Network TV Is Killing the Best Part of Our Childhood

ByRebecca Lee Douglas

As we all know, the new season of House of Cards premiered last week and Netflix viewers have been binging away on the white-knuckle drama ever since. Despite the year that's elapsed since the first season debuted, David Fincher's opening sequence absorbs us right back into the story: There's the breathtaking imagery of DC, the time-lapse videography that echoes the fast-paced lives of the characters.

But what really brings it all together, and what brings us into the show, is the music. The show's theme song is foreboding and majestic, a perfectly condensed minute and 35 seconds. Composed by Jeff Beal, it prepares us to enter the twisted world of Frank Underwood. Intro music is rarely that successful anymore.

There are a few great theme songs associated with other Netflix original series (Regina Spektor's intro for Orange is the New Black is brilliant), and with cable programing (True Blood, Dexter, American Horror Story), but it's become almost impossible to find a show on a broadcast network with a similarly powerful intro. This is a sad state of affairs. A good theme song is integral to the television-watching experience and it's important that it doesn't die out.

The TV shows we grew up with nearly all had theme songs of around a minute or longer — almost the length of an "actual song" we might hear on the radio (remember the radio?) Now broadcast shows are lucky if they get half that. Zooey Deschanel had the challenge of cutting the original theme she composed for New Girl down to 21 seconds while keeping it catchy and memorable. But her theme is lengthy compared to Modern Family's, which is just 13 seconds. Some shows have gotten rid of music completely. Scandal just uses a few chords and the clicking sound of a camera's shutter.

The theme song is so important because it sets up the show's narrative and orients us in the tone of the fictional world we're about to enter. Remember the Twin Peaks intro music? It's a beast of a song at 2 minutes and 37 seconds, written in 1989 by composer Angelo Badalamenti and the show's director, David Lynch. It's difficult to sit down and watch some of the bizarre, experimental scenes like Cooper's dream sequence without psychological preparation. The theme is the bridge from our reality as the viewer to the fictional land of Twin Peaks, Wash. In a 1990 interview with Entertainment Weekly, Lynch described the song as "the mood of the whole piece. It is Twin Peaks." It's beautifully melodic, but because it resurfaces so often during upsetting moments, the viewer starts associating it with those moments and it begins to seem unsettling and eerie. It signals our return to the Lynchian imagination where the truth is always hidden, or coded in symbolism and metaphor.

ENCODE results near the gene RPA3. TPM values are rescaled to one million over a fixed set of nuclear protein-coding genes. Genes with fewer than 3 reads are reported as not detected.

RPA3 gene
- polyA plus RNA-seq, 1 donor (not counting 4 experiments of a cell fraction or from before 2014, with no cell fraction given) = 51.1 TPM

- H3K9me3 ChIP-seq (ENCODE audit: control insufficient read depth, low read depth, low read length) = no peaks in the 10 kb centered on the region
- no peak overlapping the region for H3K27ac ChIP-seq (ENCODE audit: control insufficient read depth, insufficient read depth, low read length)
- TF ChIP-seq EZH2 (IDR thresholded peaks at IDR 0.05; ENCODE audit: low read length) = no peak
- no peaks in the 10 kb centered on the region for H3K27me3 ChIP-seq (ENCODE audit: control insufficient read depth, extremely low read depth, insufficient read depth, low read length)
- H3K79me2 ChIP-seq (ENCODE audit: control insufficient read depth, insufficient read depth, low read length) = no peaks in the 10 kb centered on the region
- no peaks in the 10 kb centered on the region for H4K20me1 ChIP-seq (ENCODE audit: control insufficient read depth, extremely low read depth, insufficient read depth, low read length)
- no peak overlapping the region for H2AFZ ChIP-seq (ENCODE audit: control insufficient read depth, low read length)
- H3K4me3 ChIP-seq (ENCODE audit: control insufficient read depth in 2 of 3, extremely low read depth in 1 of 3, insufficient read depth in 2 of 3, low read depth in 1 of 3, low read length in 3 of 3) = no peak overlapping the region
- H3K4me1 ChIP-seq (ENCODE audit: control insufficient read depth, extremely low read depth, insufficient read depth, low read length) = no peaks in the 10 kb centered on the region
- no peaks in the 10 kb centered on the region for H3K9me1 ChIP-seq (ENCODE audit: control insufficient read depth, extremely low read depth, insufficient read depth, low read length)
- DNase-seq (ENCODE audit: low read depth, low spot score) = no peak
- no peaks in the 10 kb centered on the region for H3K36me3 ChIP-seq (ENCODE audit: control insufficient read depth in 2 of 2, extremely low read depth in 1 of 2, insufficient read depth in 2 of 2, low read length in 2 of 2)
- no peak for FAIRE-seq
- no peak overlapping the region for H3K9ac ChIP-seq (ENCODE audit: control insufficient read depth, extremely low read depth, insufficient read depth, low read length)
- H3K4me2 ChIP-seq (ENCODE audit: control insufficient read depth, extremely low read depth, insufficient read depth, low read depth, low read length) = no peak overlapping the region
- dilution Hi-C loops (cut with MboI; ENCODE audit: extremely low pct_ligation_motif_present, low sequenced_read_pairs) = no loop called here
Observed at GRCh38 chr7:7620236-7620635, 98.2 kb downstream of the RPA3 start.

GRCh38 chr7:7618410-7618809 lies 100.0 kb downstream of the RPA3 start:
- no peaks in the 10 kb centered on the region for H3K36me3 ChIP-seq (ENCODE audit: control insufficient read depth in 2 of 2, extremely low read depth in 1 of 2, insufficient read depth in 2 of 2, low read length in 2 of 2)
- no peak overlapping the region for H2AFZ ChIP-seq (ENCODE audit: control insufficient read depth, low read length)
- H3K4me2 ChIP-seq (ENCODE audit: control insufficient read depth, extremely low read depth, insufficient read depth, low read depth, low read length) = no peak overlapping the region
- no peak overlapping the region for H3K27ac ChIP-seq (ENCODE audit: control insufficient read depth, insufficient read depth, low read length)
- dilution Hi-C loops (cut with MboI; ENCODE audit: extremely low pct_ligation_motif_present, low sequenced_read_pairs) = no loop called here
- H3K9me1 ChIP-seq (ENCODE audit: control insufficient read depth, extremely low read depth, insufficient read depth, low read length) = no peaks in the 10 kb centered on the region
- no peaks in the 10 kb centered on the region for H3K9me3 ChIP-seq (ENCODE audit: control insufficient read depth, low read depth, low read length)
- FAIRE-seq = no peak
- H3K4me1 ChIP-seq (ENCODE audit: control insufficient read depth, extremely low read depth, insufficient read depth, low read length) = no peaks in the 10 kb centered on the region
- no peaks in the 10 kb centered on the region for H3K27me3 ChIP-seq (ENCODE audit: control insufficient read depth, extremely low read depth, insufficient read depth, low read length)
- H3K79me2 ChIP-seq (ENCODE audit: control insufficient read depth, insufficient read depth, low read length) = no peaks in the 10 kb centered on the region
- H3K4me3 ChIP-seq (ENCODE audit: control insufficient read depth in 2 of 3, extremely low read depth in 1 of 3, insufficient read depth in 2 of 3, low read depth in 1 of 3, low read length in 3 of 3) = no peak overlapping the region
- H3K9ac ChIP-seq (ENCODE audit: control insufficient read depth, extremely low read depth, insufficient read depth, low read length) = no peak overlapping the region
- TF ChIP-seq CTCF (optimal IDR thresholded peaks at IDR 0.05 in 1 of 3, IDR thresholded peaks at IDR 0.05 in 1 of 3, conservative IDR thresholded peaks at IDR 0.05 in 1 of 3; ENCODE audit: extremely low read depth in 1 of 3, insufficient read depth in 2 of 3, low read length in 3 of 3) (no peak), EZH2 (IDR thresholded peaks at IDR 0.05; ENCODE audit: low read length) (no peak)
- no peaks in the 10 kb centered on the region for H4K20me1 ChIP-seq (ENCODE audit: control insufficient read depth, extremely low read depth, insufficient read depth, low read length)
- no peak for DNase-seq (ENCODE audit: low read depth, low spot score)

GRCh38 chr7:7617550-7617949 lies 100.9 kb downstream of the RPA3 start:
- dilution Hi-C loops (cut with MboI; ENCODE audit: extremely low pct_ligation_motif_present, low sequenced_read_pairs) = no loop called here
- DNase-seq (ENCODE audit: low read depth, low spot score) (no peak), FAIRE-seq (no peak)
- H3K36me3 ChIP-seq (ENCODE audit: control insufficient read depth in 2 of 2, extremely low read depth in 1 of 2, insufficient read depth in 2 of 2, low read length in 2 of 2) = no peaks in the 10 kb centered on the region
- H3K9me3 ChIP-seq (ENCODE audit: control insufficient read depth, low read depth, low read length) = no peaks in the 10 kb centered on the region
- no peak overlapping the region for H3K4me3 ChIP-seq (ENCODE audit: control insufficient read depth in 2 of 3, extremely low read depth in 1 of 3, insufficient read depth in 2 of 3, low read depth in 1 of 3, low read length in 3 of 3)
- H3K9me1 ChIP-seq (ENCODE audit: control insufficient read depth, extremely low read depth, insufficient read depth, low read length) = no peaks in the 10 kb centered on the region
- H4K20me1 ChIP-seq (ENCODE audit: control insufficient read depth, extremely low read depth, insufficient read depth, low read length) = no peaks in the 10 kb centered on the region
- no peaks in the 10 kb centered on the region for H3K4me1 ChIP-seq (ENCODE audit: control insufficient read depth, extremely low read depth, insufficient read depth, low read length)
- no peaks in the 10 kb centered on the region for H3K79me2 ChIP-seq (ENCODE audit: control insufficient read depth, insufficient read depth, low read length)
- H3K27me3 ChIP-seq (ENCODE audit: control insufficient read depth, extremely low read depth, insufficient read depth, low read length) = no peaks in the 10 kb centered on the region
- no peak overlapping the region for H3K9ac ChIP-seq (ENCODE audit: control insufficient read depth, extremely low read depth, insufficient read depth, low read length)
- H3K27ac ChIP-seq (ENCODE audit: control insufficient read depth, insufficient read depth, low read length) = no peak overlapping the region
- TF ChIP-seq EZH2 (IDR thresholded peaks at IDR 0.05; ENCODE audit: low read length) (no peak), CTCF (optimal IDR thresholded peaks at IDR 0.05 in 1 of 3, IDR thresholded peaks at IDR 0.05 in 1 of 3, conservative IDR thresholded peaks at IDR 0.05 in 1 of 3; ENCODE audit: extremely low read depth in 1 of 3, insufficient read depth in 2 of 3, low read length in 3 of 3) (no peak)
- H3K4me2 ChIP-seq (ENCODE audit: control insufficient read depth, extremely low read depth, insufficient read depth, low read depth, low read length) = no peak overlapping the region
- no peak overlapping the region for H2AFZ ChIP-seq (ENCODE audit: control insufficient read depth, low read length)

How about the Freaks and Geeks theme? Unlike Twin Peaks, Freaks and Geeks didn't commission an original song. The show adapted Joan Jett's iconic pop punk hit, "Bad Reputation." A perfect choice for several reasons. First, the series is set in 1980 — the same year that Jett released the song. (The Wonder Years, set in the late 1960's, uses a similar decade-evoking theme with Joe Cocker's cover of The Beatles' "With a Little Help from My Friends.") "Bad Reputation" also reflects the characters' high-school experiences — the frenetic opening echoing their frenetic teen lives. Those brief 49 seconds usher us beautifully into the realm of 1980s teendom.

Theme songs aren't only necessary as introductions to a narrative; they're also important for viewers on a personal level. They're melodic time machines that bring us back to the moment when the show was important to us. What '90s kid doesn't hear the Boy Meets World theme (originally composed by Ray Colcord who also wrote the fabulous The Facts of Life song) or the Sabrina the Teenage Witch theme and get immediately transported back to the magical world of TGIF?

Of course theme song nostalgia is incomplete without a hat tip to "Yo! Home to Bel-Air," Will Smith's perfect "explainer" theme song (our generation's answer to a Gilligan's Island-style intro) from The Fresh Prince of Bel-Air. It's a '90s television anthem. No need for subtitles, everyone can chant it by heart.

So please, don't be a bystander as our beloved theme song gets chopped and clipped and castrated into nothingness. Let's not skip through the intro sequences on Netflix or fast forward on our DVRs, as easy as it may be. Enjoy the pure essence of the show compacted into its short musical introduction. For the love of story. For the love of nostalgia. Dear God, for the love of television! We must not let it die.